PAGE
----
5) Express genuine interest

This one hits pretty close to home. How do you think a guy like me, with my prehistoric social skills, ever got married? Fortunately, opposites attract, and I found a wife who had advanced conversational skills. She was able to carry the conversation long enough for us to get married. All I had to do was to act interested.

Very few people don’t open up and come alive when they sense that you really are interested in them, in what they are doing, or what they are interested in.

Practicing for job interview

A Grrrrr8 Job Interview

When I applied for a job as Border Coordinator for the Arizona Department of Water Resources, I was selected as one of three finalists. I had to go in for an interview with the director, who would select the winning candidate. Normally, I have a reserved personality. My philosophy is, “A closed mouth gathers no feet” (Oscar Wilde).

However, I knew the director was a lawyer and lawyers are usually very verbal and assertive. I made up my mind that I would respond to her questions in  the interview in the same vein, as if I too were a lawyer, and like Lincoln, I would shoehorn in some humor.

I had several little jokes and quips memorized for use during the interview. I knew it may not go exactly the way I planned, but my father always told me, ‘As you walk through the cow pasture of life you’re bound to step into the truth once in a while.’ I realized during the interview that the director was enjoying my jokes and quips and that I felt really relaxed with the way things were going.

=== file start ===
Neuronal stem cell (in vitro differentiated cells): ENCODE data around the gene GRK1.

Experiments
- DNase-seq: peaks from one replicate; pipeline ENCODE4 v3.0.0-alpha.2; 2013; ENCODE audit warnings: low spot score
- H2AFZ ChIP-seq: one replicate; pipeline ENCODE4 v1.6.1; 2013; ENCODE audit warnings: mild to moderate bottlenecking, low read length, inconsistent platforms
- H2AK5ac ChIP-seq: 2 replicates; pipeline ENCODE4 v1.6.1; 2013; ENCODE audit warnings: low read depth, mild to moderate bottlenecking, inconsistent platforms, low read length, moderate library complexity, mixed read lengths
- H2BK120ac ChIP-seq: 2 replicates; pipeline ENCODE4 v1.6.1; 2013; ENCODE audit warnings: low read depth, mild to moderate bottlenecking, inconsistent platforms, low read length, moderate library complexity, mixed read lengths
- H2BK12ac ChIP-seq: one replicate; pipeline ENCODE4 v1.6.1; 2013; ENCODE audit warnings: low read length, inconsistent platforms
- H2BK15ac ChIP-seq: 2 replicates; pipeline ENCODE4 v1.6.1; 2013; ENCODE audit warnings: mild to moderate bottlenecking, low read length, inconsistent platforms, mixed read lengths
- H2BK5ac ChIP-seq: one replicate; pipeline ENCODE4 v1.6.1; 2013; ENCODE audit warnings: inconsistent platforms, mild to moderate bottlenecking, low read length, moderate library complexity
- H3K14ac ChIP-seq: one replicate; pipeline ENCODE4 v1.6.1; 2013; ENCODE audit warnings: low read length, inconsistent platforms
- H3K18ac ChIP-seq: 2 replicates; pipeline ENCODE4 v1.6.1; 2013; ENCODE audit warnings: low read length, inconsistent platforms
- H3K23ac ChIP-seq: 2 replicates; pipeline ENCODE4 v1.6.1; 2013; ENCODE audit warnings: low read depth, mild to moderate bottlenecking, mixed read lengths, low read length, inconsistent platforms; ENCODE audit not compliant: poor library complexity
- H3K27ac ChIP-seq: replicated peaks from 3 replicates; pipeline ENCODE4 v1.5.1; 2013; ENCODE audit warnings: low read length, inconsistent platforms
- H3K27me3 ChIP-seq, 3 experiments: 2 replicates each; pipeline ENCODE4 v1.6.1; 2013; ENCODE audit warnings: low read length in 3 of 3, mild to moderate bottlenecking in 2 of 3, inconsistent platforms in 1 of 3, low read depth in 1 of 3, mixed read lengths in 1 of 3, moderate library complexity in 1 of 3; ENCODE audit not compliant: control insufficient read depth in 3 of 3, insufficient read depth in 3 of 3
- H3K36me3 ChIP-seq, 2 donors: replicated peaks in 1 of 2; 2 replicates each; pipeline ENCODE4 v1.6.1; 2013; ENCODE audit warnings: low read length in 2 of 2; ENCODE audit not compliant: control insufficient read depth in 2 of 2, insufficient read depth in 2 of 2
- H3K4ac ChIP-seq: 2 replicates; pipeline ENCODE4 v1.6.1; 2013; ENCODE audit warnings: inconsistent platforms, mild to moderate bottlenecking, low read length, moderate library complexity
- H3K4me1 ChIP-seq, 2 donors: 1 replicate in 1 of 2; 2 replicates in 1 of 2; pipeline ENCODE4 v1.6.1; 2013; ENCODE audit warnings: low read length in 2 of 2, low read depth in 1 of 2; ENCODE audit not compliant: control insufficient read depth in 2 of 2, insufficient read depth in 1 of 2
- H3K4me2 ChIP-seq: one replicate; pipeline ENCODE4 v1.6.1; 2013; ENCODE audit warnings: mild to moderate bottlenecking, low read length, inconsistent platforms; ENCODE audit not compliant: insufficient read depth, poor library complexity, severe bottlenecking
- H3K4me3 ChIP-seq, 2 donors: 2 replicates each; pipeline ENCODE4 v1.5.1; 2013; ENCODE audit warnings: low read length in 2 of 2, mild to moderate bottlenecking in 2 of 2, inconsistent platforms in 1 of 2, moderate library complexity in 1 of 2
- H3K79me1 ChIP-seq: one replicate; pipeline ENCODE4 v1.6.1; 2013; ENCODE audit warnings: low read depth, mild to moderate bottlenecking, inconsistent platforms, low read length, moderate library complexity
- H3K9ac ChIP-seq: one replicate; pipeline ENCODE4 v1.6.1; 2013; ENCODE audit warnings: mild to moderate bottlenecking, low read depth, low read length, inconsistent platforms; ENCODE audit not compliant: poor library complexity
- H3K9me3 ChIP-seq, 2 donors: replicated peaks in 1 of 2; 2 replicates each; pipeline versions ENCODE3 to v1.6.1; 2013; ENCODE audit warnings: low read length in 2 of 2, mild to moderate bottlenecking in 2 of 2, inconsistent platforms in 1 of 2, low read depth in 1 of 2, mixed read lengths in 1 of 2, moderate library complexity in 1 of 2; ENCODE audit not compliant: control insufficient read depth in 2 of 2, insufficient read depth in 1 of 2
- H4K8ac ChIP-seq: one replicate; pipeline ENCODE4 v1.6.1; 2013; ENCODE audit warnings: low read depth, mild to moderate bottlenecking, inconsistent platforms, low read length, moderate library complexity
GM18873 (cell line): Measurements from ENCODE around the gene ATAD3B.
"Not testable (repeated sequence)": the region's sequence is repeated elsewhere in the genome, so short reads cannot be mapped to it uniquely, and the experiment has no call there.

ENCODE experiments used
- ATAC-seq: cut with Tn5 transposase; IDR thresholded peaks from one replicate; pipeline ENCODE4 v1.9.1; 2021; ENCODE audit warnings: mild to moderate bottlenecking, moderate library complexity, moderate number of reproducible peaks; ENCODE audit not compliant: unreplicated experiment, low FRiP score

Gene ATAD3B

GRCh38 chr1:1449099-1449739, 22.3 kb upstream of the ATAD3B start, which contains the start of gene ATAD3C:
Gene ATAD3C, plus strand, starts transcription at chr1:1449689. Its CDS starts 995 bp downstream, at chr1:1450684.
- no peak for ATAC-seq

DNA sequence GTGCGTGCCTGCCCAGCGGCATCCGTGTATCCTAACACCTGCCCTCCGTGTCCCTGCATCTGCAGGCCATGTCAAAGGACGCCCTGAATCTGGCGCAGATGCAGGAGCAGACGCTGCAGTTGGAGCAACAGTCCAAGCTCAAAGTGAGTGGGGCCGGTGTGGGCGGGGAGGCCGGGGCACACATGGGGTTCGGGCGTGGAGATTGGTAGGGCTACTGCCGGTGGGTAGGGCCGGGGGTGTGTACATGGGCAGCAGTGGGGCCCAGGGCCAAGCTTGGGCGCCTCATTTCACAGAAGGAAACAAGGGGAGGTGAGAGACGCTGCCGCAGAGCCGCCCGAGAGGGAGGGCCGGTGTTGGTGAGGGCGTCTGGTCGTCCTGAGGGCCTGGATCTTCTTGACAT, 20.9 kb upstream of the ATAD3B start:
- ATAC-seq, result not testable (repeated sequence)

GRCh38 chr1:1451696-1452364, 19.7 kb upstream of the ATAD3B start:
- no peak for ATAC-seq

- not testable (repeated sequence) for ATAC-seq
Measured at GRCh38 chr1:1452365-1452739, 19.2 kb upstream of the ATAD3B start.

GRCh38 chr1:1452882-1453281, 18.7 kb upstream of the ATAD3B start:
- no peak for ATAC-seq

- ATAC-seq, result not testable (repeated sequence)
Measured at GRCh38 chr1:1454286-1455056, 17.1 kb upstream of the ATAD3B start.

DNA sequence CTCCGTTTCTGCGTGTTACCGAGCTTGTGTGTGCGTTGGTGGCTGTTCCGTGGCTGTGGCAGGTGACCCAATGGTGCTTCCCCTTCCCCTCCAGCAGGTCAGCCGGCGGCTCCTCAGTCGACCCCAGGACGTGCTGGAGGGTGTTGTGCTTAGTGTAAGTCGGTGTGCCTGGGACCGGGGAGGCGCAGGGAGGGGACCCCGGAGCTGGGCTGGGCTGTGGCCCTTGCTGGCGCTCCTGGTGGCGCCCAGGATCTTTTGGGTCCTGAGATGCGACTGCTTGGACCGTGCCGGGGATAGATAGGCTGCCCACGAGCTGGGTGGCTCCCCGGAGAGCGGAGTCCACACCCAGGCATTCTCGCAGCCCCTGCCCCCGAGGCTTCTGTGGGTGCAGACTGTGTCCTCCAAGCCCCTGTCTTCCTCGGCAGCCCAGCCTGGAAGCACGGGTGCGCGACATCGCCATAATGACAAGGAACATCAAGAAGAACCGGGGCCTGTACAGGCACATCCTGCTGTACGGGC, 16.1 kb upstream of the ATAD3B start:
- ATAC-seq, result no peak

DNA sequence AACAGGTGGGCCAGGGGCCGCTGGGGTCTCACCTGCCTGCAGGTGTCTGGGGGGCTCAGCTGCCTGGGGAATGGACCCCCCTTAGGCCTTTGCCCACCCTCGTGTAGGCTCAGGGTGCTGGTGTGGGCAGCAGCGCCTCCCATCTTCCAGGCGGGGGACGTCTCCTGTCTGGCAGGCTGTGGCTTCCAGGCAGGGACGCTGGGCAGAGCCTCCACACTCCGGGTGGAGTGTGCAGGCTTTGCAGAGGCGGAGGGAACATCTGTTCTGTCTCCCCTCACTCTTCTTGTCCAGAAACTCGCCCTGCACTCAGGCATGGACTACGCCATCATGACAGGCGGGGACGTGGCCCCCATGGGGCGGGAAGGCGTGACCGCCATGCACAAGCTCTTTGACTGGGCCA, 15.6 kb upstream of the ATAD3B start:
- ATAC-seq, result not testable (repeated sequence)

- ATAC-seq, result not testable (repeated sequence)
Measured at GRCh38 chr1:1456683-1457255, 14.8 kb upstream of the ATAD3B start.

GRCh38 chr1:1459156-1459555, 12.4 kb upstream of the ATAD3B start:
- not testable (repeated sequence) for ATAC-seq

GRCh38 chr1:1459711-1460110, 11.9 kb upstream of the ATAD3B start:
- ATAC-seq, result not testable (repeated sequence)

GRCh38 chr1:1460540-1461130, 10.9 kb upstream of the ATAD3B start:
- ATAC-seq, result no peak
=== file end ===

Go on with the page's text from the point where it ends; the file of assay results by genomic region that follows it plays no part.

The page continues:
A few days later, the Director called and said that I was hired.

Extemporaneous Quips Lighten the Workload

Sometimes a good quip will pop into your mind when a humorous situation unfolds.

The other day, I was teaching in a special education class with three other teachers. A boy named Jose, who was unable to speak, had an electronic toy that spoke the letters of the alphabet. Jose apparently liked the letter “D” because he pressed it continuously for about 20 minutes. “D!,D!,D!,D!,D!” It sounded like a jack hammer pounding into the very core of my being.

Judy, one of the other teachers, was working across the room from Jose. She said, in an exasperated voice, “Jose, can you please select another letter. That one is driving me crazy.”

I was sitting next to Jose and I broke the tension in the room by commenting, “Sorry Judy, but Jose is not taking any requests right now.” The other teachers chuckled at my quip.

Enhancing Our Posterity

If we season our conversation with quips or humorous comments, they fizz and sparkle. People remember what we say. It’s like the delicious green frosting on a Christmas sugar cookie.

As Edward Bulwer-Lytton said, “I must leave behind me the remembrance of a bon mot or I shall be forgotten.”

Upcoming Pesentations:

October 20, 2018. How Abraham Lincoln Used Stories to Touch Hearts, Minds and Funny Bones. Prescott Valley Public Library (7401 E. Civic Circle), 1:00 – 2:00 pm. Prescott, AZ.





Related Links

Employ an Affable Lincolnesque Persona

Emulate Abraham Lincoln: Make Each Day Count

The “Secret” Daily Affirmations of Abraham Lincoln

Always greet everyone, no matter what they look like

Be a Generous Listener, as Abe Lincoln Was

Abe Lincoln and Inner Guidance – stay close to the “cave of the winds”